Natalia Aristimuño Pérez
Natalia Aristimuño Pérez is responsible for the Interoperability unit in the Directorate-General for Informatics in the European Commission since March 2017.
Previously, she has been the head of the units delivering solutions on human resources, decision making, document management and knowledge management domains. Since she joined the European Commission in the year 2000, she has always been involved in providing solutions making users' life easier and the institution more efficient. Holding an IT background, graduated in Deusto University (Bilbao, Spain), she has a deep knowledge of the business domains she works with.
In November 2016, the European Commission proposed a Regulation on the Governance of the Union. Its main goals were: a) to ensure the achievement of the objectives of the Energy Union, especially the EU's 2030 energy and climate targets; b) to promote long-term certainty and predictability for investors; c) to reduce administrative burdens, in line with the principle of better regulation; d) to incorporate the provisions of the existing Climate Monitoring Mechanism Regulation (MMR) and harmonise them with the provisions of the Paris Climate Agreement.
As part of these regulations, the Commission announced several forthcoming new initiatives in the energy field in January and February 2018, regarding the eco-design and energy labelling of various products through its Contribute to EU law-making website. As part of the work carried out by the Interoperability Unit at the Directorate-General for Informatics (DG DIGIT), and in the scope of our digital screening activity, we promote semantic interoperability by applying our core criteria and evidence vocabularies and supporting the design of the EPREL system (European Registry for Energy Labelling). This project focuses on the design of energy labels to meet minimum energy efficiency standards allowing the exchange of data between different organisations.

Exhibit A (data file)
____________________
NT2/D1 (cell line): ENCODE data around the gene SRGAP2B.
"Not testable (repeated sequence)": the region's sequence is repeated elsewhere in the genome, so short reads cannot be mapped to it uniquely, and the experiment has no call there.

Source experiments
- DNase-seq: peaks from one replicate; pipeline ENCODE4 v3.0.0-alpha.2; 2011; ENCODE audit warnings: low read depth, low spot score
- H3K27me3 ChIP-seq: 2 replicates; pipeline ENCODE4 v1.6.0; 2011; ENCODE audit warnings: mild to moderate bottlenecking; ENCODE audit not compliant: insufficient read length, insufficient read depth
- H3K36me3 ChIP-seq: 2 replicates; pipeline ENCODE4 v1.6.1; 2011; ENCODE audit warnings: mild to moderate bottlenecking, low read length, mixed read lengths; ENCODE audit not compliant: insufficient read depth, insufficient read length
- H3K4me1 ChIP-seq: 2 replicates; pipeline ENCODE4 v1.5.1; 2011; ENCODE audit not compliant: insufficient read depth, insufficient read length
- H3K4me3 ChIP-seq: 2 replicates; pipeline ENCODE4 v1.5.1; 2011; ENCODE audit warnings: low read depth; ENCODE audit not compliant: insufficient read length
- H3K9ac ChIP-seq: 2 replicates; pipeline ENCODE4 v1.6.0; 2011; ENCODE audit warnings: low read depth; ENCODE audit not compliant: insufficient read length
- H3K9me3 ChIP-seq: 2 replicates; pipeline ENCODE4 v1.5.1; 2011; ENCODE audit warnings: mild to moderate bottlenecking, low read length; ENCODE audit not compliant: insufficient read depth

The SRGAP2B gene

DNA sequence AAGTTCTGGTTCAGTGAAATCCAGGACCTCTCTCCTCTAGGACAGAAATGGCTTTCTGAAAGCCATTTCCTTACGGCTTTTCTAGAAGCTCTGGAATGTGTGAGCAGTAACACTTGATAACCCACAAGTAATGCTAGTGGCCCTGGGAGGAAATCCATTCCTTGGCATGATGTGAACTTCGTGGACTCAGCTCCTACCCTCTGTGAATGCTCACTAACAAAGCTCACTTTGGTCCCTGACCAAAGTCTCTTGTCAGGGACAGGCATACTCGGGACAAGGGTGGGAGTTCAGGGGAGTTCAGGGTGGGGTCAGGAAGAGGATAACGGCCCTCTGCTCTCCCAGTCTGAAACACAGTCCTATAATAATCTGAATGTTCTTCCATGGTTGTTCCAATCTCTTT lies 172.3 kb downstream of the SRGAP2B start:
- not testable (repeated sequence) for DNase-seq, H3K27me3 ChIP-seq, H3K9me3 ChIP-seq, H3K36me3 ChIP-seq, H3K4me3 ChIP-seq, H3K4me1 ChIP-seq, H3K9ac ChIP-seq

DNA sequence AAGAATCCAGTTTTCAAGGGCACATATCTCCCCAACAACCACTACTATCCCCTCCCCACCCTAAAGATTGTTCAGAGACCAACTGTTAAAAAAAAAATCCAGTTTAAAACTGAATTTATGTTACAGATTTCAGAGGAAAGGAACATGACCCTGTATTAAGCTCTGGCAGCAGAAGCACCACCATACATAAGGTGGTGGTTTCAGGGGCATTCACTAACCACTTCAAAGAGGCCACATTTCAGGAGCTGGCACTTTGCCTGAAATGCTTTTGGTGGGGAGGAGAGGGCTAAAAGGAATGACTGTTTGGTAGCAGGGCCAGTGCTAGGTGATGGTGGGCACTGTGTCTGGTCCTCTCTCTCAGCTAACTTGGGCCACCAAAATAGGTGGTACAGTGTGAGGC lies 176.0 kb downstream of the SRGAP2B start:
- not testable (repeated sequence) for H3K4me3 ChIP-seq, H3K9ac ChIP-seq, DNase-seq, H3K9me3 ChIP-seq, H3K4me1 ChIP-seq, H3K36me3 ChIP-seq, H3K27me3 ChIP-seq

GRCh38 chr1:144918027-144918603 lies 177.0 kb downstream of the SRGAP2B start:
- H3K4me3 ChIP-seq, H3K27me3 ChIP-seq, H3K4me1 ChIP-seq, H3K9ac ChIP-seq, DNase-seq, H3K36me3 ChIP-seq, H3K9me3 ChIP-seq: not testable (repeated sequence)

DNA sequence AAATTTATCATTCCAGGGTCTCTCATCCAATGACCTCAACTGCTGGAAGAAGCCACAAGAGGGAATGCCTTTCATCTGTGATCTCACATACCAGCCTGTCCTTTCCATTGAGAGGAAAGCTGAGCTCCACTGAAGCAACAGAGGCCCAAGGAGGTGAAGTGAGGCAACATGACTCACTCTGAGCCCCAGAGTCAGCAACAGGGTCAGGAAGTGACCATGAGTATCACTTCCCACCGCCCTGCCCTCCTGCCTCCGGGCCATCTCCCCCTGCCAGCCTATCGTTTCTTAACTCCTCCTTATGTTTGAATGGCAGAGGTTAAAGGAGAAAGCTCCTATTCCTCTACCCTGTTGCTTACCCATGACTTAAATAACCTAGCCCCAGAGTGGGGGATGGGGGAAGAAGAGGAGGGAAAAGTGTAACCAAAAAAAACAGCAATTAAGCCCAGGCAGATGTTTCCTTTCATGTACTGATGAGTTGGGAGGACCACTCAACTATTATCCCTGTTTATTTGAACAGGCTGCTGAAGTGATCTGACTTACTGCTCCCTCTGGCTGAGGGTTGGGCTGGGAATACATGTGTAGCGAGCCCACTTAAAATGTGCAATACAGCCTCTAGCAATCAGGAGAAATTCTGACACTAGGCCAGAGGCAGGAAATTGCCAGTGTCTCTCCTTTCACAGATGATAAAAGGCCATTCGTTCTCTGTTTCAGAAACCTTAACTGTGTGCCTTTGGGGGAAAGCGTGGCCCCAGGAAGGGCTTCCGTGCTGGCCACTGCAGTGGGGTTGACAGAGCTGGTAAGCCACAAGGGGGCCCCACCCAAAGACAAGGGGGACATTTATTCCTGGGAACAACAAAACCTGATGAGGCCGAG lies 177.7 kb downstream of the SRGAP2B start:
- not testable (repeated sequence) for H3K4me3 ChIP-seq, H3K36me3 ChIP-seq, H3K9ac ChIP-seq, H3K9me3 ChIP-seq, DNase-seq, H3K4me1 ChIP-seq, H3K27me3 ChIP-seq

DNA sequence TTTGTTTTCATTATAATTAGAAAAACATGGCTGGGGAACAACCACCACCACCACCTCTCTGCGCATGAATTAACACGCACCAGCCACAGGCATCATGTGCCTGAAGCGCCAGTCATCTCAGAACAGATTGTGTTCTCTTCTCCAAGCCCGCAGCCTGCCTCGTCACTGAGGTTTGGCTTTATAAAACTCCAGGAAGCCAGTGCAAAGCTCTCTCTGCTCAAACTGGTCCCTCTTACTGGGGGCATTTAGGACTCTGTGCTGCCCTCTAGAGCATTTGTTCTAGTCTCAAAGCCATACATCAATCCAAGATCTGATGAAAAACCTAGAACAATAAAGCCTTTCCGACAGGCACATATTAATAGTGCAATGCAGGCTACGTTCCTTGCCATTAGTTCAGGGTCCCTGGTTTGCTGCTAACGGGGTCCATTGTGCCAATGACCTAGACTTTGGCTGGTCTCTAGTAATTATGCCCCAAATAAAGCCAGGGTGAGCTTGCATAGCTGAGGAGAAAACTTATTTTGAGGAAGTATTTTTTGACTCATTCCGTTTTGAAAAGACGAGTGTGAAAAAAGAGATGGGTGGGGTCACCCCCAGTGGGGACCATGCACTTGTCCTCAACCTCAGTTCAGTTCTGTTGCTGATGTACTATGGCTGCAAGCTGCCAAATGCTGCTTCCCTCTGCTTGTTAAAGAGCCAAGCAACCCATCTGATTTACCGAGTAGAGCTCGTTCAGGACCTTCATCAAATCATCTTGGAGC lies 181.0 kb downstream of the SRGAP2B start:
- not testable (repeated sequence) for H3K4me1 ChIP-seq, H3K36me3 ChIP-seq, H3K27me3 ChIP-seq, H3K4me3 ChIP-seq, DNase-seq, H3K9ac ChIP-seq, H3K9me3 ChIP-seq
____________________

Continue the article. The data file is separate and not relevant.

At the dawn of the digital era, we imagined bureaucracy and paperwork would be reduced to a simple click. But the lack of interoperability across the national borders and sectors of Europe often makes things unbearable.
By 2020, 1,500,000 citizens and 300,000 businesses are likely to use cross-border online services every year. The European vision for digital public administrations is to be open, efficient, and inclusive, and to provide borderless, interoperable, personalised, user-friendly, end-to-end digital public services to citizens and businesses. Interoperability is therefore recognised as a condition for the modernisation of public administrations.
Is interoperability something new then? Not at all! We started supporting exchanges of data between administrations in 1995, running the IDA Programme between 2000 and 2005, followed by the IDABC Programme (2005-2010), the ISA Programme (2010-2015) and currently the ISA2 Programme (2016- 2020).
History of the Programme. Source: European Commission
These programmes identified a continuous problem: the lack of interoperability at all levels. We took the first step towards connecting public administrations in 2005, with the first version of the European Interoperability Framework (EIF). The challenge was clear: to ensure a structurally integrated framework that provides effective support and guidance. EIF is designed to be a generic framework applicable to all public administrations in the EU at European, national, regional and local levels.